Insert Earphones For Audiometry
Frequently Asked Questions

1. Can I Disinfect And Reuse The Foam Eartips?

No. Hard, non-porous objects and surfaces are the best candidates for disinfection. Unfortunately, insert eartips are neither. They are porous and soft and do not disinfect well. More importantly, if they are soaked in a solution, the solution is almost certain to stay within the tips thus posing a health hazard to the person who uses it. This is particularly true if someone soaks such a tip in glutaraldehyde (Cidex, Wavicide). The residual glutaldehyde is toxic to the person who receives this tip in the ear.
Bob Kemp, Oaktree Products, Inc.

2. Can I Use The Foam Eartips On Several Patients Before Discarding Them?

No. Insert eartips were designed to be a single-use item, thrown away after each use. Items like insert eartips can become contaminated by the ear or the hands, and can present a health hazard to the next patient, particularly those with diminished immune systems. Audiology patients often have weakened immune systems due to age, underlying disease state (diabetes, HIV) or drug treatment (chemotherapy). Ubiquitous organisms passed from person to person via insert eartips can cause opportunistic infections. Insert eartips should always be thrown away after a single use. Supporting research is as follows:

a. Breathnach, Jenkins and Pedler (1992) found that 26 of 29 stethoscopes were contaminated with staphylococci, and concluded that stethoscopes were a vector for staph infections.
Breathnach, A.S., Jenkins, D.R. & Pedler, S.J. (1992) Stethoscopes as possible vectors of infection by staphylococci. British Medical Journal, 305:1573.

b. Brook (1985) evaluated airline headsets worn by 20 male passengers and found them to be contaminated with staph aureus, staph epidermis, streptococci and corynebacterium. This study led to airlines using disposable headphones and better disinfection of headphones.
Brook, I. (1985) Bacterial flora of airline headset devices. American Journal of Otolaryngology 6:111-114.

c. Bankaitis (2000) examined in-the-ear hearing aids and found that ten of ten were contaminated with bacteria and fungus. While most of the bacteria found on the hearing aids were of the varieties normally found in the ear, some were not normally found in the ear, like fecal-born bacteria. This demonstrated that items that come in contact with the ears can become contaminated by the ear or by the hands.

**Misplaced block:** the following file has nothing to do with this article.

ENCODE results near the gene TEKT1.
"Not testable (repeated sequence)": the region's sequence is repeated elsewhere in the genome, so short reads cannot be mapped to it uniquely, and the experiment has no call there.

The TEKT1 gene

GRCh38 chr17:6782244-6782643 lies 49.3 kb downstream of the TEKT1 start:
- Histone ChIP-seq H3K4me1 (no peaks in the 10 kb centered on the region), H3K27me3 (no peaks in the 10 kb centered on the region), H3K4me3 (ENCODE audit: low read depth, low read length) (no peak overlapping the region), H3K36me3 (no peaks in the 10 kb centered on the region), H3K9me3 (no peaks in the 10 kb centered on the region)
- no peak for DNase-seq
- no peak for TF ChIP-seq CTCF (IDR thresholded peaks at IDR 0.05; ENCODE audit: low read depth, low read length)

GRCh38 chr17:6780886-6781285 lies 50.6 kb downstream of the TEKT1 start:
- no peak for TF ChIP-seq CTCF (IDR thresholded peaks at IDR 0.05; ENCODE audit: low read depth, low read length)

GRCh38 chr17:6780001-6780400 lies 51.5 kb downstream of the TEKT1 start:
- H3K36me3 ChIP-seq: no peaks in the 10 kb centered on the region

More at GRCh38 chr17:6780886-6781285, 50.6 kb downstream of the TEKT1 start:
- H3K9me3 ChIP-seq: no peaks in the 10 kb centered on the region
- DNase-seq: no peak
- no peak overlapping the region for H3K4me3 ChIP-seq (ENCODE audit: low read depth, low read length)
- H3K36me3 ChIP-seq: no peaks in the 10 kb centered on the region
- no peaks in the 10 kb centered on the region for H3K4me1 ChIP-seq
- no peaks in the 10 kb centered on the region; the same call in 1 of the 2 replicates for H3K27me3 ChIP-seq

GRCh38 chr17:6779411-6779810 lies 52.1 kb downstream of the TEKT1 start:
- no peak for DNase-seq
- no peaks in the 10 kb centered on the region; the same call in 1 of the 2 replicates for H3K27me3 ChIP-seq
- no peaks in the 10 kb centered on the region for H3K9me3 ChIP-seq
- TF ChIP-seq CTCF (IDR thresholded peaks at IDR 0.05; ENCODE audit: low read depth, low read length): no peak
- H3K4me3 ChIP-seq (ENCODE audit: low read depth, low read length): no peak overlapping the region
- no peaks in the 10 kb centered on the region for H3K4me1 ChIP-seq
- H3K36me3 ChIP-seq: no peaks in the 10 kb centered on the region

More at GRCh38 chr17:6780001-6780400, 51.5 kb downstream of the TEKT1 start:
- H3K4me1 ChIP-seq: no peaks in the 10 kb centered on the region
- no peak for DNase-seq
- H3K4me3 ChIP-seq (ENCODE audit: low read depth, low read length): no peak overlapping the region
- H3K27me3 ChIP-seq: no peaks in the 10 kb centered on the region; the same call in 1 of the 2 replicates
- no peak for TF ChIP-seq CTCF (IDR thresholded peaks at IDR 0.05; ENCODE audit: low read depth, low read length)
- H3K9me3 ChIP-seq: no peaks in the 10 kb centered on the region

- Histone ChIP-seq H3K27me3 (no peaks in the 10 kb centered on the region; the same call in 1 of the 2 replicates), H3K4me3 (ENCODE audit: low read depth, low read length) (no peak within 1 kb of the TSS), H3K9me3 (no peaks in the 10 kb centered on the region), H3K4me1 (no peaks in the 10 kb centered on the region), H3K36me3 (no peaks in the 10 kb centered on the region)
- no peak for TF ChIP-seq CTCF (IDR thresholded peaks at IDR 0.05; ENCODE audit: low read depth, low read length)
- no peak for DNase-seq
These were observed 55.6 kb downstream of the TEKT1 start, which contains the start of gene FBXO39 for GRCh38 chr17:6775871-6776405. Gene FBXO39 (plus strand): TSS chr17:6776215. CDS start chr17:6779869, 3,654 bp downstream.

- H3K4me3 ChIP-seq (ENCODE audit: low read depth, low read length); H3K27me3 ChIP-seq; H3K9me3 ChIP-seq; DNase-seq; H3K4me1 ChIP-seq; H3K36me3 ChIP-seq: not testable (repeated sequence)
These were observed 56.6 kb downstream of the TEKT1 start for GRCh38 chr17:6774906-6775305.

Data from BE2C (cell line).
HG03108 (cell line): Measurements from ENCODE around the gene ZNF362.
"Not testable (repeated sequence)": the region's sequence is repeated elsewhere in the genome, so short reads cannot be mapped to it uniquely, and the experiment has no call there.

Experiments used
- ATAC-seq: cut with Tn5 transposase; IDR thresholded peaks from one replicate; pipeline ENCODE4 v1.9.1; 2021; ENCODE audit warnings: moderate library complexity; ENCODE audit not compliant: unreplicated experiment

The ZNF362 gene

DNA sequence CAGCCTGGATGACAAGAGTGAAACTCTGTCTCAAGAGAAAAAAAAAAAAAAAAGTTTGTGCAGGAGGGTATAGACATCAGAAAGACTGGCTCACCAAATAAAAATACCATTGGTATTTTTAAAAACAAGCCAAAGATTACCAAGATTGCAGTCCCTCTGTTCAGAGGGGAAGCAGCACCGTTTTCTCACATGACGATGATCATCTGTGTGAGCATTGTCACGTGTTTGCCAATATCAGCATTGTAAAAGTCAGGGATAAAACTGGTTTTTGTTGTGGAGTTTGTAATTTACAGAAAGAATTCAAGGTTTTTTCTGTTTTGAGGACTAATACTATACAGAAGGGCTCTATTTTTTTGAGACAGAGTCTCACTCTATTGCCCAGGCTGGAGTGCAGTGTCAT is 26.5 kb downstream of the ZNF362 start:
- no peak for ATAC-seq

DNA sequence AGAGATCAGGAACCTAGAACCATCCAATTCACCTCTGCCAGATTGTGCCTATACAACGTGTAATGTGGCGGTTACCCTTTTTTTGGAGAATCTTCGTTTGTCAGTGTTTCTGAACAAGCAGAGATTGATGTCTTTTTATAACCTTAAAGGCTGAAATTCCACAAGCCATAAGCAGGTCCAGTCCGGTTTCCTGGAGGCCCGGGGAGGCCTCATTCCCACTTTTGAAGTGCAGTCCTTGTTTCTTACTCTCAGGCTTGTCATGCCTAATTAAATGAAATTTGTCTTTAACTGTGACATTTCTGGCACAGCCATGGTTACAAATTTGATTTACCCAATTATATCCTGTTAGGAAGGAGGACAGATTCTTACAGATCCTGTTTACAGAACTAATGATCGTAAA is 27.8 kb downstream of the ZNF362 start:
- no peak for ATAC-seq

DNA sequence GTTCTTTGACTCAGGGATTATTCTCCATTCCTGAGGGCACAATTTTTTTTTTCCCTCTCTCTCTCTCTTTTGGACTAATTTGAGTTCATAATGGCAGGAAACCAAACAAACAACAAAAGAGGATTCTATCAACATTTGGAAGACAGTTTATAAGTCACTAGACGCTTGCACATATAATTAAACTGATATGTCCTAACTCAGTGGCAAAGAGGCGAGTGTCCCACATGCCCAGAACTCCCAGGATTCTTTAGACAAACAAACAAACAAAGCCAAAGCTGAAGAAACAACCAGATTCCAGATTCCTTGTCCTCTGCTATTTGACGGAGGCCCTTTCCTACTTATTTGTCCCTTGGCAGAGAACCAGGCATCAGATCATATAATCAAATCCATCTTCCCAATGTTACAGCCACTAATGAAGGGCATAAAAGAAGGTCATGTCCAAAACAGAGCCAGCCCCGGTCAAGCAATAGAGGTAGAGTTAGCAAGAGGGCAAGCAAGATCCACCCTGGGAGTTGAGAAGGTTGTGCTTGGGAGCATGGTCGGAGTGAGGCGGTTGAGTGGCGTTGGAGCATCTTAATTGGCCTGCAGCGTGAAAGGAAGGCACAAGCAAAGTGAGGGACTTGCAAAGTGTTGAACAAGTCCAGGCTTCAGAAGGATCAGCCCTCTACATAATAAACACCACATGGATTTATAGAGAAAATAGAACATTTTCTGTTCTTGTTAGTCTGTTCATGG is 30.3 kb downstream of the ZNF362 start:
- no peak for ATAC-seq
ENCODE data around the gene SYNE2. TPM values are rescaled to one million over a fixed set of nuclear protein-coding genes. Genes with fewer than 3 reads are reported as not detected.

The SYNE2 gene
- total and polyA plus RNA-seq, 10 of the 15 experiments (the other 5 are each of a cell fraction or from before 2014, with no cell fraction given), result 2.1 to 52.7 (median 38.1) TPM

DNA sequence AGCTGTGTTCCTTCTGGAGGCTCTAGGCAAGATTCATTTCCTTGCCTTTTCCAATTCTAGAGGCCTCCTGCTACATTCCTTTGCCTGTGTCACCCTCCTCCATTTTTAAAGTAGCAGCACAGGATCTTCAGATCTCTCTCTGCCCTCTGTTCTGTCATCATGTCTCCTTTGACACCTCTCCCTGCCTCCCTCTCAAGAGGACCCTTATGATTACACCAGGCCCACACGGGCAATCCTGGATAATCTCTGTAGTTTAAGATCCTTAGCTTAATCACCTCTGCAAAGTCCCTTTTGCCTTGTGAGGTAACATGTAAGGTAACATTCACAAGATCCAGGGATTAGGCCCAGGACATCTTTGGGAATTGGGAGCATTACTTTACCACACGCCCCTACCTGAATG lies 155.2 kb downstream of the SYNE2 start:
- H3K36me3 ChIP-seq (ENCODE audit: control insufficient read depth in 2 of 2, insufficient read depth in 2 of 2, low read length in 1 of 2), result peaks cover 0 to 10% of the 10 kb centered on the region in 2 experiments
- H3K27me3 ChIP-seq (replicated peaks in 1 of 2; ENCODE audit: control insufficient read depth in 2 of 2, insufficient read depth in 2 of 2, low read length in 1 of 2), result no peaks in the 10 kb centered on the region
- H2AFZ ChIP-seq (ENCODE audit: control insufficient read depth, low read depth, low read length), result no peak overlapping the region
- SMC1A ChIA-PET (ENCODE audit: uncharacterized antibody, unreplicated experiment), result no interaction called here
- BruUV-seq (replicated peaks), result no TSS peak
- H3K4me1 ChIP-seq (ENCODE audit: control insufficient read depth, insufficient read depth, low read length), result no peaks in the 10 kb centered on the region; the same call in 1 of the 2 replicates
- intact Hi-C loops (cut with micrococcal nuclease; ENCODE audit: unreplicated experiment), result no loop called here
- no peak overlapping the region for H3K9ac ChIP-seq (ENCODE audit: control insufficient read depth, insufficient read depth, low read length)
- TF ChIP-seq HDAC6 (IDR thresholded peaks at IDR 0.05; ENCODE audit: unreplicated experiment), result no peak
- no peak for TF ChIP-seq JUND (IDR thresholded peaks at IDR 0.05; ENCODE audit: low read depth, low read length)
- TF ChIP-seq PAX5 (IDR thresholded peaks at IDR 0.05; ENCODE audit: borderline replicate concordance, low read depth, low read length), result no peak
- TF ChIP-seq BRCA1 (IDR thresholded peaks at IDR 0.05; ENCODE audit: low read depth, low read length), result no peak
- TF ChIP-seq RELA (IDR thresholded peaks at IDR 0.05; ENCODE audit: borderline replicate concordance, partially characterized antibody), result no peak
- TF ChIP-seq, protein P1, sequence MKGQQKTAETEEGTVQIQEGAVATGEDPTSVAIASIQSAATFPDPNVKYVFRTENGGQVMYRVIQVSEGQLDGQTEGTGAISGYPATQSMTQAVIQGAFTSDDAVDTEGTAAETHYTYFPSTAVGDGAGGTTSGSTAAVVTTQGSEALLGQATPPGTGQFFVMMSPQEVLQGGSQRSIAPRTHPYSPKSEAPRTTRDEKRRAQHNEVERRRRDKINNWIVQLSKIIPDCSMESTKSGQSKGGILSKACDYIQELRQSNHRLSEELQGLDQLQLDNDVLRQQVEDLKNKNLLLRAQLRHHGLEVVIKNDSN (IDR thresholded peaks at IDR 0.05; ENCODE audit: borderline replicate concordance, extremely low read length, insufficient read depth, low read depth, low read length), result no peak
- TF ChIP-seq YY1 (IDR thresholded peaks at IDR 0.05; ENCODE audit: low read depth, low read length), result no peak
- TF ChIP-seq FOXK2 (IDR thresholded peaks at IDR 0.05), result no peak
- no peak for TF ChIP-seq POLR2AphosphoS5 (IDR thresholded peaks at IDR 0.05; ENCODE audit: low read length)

Bankaitis, A.U. (2000) Hearing aid infection control (IRB #10679) submitted for publication. St. Louis University, St. Louis, MO.

3. Do I Have To Calibrate Insert Earphones, Or Can I Just Plug Them In And Use Them?

Insert earphones should always be calibrated prior to use. Insert earphones were originally designed to "mimic" the response of TDH headphones. Over time, TDH headphones get banged around, and due to normal wear and tear, it is highly likely that they've "drifted" from their original performance over the years. When equipment is regularly calibrated, this isn't a big problem, since any "off-spec" responses can be compensated for by adjustments to the internal board of the audiometer. However, over the years, these changes can add up, and the ER-3A's assume "original integrity" of the TDH phones--so if they're just plugged in and not calibrated, you might get results that differ from the TDH headphones.

For ER-3A insert earphones, there will typically be a 0-5 dB correction at frequencies at and below 4000 Hz, and slightly larger corrections at 6000 and 8000 Hz. If you use TDH headphones as the default, remember to have the insert earphones calibrated at your annual calibration. Many clinicians have their audiometers calibrated for insert earphones as the default and use correction factors for their TDH headphones. A nice feature on some newer audiometers is having both types of earphones selectable, so that either TDH headphones or insert earphones can be used on a patient-by-patient basis without plugging and unplugging the desired earphones.

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